In terms of how am I perceived within the arts scene, I think it might be slightly different and I don’t know whether that’s because of me expecting the medical identity to get in the way, or whether it does actually get in the way. But routinely when I meet people, they go, you’re the doctor, you do a bit of art on the side. But inside, for me, the relationship between the two practices is more nuanced then that.

Time donation, installation shot of Liminality, participatory installation, NCAD gallery, 2010. Photo by Susan Walsh.

What about within the medical world, what is the response to your dual practice? 

It’s quite funny. They don’t see me as a visual artist – I do a bit of art on the side. So it’s a hobby. I’ve had people go, well, I cycle. It’s not quite the same. I mean it can be, I don’t know how intensely the cycling was happening but I wouldn’t have thought it was quite the same. And that’s okay. I think most of us find ambiguity difficult.

The Amaranta Family Practice is co-located with a cultural space you founded in 2012 called deAppendix. What was your original vision for deAppendix and do you feel this has been achieved or has it evolved over time? 

The original idea was that I couldn’t understand why there wouldn’t be more art within a general practice setting. Because I own the practice, I have freedom to do what I want to do within the premises which meant I could have artists come and be here within the practice and exhibit work. So it was possible to do it. And also, I just wanted to push boundaries and play with patients’ expectations of coming into a healthcare setting. And then also it’s an expression of my experience of working in medicine over the years. I find places that don’t have artwork or have an investment in an aesthetic awareness depressing. And ill health is depressing enough as it is. I don’t need to be working in an environment that adds anything to to that.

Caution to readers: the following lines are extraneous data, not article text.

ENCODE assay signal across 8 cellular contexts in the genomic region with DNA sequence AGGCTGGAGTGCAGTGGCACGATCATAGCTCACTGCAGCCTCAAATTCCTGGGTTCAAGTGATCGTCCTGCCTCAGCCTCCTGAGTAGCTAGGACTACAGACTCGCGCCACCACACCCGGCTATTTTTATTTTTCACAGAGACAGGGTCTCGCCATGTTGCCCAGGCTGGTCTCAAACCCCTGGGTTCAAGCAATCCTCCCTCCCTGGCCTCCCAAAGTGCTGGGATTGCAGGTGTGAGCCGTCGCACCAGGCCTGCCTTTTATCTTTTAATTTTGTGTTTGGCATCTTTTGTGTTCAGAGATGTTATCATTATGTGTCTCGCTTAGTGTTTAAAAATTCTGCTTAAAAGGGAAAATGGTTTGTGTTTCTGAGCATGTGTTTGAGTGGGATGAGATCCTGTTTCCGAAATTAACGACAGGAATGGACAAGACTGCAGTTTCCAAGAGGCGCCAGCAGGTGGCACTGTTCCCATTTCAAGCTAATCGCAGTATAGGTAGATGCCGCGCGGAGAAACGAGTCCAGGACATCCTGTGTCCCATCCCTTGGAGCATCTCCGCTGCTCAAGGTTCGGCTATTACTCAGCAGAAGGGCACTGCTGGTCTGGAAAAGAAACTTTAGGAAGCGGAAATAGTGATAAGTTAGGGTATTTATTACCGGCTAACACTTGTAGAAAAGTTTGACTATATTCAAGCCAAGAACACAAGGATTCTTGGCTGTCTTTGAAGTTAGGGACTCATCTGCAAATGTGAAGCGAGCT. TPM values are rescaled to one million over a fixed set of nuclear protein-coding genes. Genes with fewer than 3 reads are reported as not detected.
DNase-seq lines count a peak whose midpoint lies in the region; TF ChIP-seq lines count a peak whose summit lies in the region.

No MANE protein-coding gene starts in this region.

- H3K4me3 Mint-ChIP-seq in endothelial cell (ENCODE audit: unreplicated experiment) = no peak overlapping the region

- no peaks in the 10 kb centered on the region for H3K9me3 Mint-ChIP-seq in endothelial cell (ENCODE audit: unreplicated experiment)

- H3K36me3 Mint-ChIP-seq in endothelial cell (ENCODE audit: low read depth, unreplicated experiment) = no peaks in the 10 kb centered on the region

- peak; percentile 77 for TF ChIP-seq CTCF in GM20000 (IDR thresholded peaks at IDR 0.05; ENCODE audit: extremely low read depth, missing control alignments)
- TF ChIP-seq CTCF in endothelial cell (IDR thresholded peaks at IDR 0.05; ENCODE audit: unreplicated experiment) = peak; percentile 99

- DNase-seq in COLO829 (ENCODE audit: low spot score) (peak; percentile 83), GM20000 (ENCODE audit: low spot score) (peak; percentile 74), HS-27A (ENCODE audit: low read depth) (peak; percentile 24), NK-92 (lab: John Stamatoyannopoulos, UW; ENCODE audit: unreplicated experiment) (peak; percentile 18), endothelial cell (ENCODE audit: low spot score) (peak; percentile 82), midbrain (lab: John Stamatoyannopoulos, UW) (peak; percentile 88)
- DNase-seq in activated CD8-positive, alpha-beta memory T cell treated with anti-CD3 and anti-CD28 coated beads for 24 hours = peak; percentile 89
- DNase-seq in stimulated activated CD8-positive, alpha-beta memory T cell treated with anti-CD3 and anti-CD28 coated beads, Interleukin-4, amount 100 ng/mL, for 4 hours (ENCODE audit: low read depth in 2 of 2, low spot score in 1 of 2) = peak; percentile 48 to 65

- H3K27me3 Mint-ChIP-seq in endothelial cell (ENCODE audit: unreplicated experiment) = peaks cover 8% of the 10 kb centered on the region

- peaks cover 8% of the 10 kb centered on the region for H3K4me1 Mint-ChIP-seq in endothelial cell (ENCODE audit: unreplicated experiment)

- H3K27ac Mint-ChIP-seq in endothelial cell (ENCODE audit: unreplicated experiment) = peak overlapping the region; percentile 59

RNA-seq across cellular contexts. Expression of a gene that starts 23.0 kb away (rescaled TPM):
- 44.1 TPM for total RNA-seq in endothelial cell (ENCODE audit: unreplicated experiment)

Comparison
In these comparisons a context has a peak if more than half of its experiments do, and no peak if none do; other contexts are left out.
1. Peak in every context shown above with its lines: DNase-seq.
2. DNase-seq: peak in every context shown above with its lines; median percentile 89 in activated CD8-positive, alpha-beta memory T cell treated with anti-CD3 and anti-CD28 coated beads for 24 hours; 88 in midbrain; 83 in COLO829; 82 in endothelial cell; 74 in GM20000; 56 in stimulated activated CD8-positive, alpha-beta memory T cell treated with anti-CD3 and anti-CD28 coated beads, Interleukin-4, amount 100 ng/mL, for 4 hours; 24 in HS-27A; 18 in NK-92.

I’ve found it difficult to an extent to get artists to exhibit here because their expectations are that I would be only interested in exhibiting work that is medically inspired. For me, I prefer to show challenging, provocative work probably not engaging with medicine directly. The artists can be quite guarded. It’s hard enough to encourage artists to let go of some of their preconceptions of what type of work should be shown. It’s quite nice to get work that pushes a bit.

I curate the shows, so I try to make sure the work that is installed in the front room is a bit more adventurous, that the artists have room to play. The work in the waiting room I curate it quite tightly, subtly hopefully! It’s a waiting room, so patients can be waiting for anything up to half an hour, they can’t go anywhere else, so the material and the content, well I need to be careful about it.

Initially, when I started, I couldn’t afford to pay the artists because I hadn’t a salary myself, as in a medical salary. Now I do so I pay artists a fee, what the VAI recommend. I’d like to do a lot more both in terms of commissioning work, in curating shows and promoting the work but I don’t have time to be going through the hoops that you have to go through in order to get more funding.

Amaranta Family Practice and deAppendix studio, 2013

You said that your patients have been receptive to the artwork. I’m curious to hear more about their response to a cultural space existing within the practice.